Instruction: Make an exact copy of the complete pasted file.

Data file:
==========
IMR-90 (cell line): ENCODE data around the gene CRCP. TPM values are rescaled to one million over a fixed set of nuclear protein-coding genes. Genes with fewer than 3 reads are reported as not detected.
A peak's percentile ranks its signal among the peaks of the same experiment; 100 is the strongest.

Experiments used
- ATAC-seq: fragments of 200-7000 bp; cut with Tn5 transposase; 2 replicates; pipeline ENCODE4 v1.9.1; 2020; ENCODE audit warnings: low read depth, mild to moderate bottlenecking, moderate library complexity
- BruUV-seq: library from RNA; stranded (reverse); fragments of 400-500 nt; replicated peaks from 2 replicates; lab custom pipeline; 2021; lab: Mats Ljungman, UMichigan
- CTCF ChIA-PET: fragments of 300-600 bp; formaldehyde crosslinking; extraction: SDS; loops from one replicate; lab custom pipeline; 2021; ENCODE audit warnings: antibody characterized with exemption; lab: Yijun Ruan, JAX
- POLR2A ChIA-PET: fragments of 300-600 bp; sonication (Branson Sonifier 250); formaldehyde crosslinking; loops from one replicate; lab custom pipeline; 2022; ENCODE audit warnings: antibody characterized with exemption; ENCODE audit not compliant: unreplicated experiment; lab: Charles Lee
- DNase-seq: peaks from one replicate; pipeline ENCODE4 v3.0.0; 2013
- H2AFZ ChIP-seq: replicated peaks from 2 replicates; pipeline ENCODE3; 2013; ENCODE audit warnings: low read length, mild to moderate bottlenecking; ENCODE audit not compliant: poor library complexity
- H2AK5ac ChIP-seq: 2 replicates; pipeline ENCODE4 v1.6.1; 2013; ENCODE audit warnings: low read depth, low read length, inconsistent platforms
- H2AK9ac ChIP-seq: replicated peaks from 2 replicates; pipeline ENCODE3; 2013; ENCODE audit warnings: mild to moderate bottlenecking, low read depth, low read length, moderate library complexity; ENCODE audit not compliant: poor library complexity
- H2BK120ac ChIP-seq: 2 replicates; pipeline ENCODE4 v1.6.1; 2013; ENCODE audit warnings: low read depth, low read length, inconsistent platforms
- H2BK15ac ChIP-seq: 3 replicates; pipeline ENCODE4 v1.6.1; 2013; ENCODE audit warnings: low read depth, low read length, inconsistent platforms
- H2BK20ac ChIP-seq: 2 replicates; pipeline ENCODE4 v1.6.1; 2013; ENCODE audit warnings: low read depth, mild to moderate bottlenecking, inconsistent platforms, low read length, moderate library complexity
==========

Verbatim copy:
IMR-90 (cell line): ENCODE data around the gene CRCP. TPM values are rescaled to one million over a fixed set of nuclear protein-coding genes. Genes with fewer than 3 reads are reported as not detected.
A peak's percentile ranks its signal among the peaks of the same experiment; 100 is the strongest.

Experiments used
- ATAC-seq: fragments of 200-7000 bp; cut with Tn5 transposase; 2 replicates; pipeline ENCODE4 v1.9.1; 2020; ENCODE audit warnings: low read depth, mild to moderate bottlenecking, moderate library complexity
- BruUV-seq: library from RNA; stranded (reverse); fragments of 400-500 nt; replicated peaks from 2 replicates; lab custom pipeline; 2021; lab: Mats Ljungman, UMichigan
- CTCF ChIA-PET: fragments of 300-600 bp; formaldehyde crosslinking; extraction: SDS; loops from one replicate; lab custom pipeline; 2021; ENCODE audit warnings: antibody characterized with exemption; lab: Yijun Ruan, JAX
- POLR2A ChIA-PET: fragments of 300-600 bp; sonication (Branson Sonifier 250); formaldehyde crosslinking; loops from one replicate; lab custom pipeline; 2022; ENCODE audit warnings: antibody characterized with exemption; ENCODE audit not compliant: unreplicated experiment; lab: Charles Lee
- DNase-seq: peaks from one replicate; pipeline ENCODE4 v3.0.0; 2013
- H2AFZ ChIP-seq: replicated peaks from 2 replicates; pipeline ENCODE3; 2013; ENCODE audit warnings: low read length, mild to moderate bottlenecking; ENCODE audit not compliant: poor library complexity
- H2AK5ac ChIP-seq: 2 replicates; pipeline ENCODE4 v1.6.1; 2013; ENCODE audit warnings: low read depth, low read length, inconsistent platforms
- H2AK9ac ChIP-seq: replicated peaks from 2 replicates; pipeline ENCODE3; 2013; ENCODE audit warnings: mild to moderate bottlenecking, low read depth, low read length, moderate library complexity; ENCODE audit not compliant: poor library complexity
- H2BK120ac ChIP-seq: 2 replicates; pipeline ENCODE4 v1.6.1; 2013; ENCODE audit warnings: low read depth, low read length, inconsistent platforms
- H2BK15ac ChIP-seq: 3 replicates; pipeline ENCODE4 v1.6.1; 2013; ENCODE audit warnings: low read depth, low read length, inconsistent platforms
- H2BK20ac ChIP-seq: 2 replicates; pipeline ENCODE4 v1.6.1; 2013; ENCODE audit warnings: low read depth, mild to moderate bottlenecking, inconsistent platforms, low read length, moderate library complexity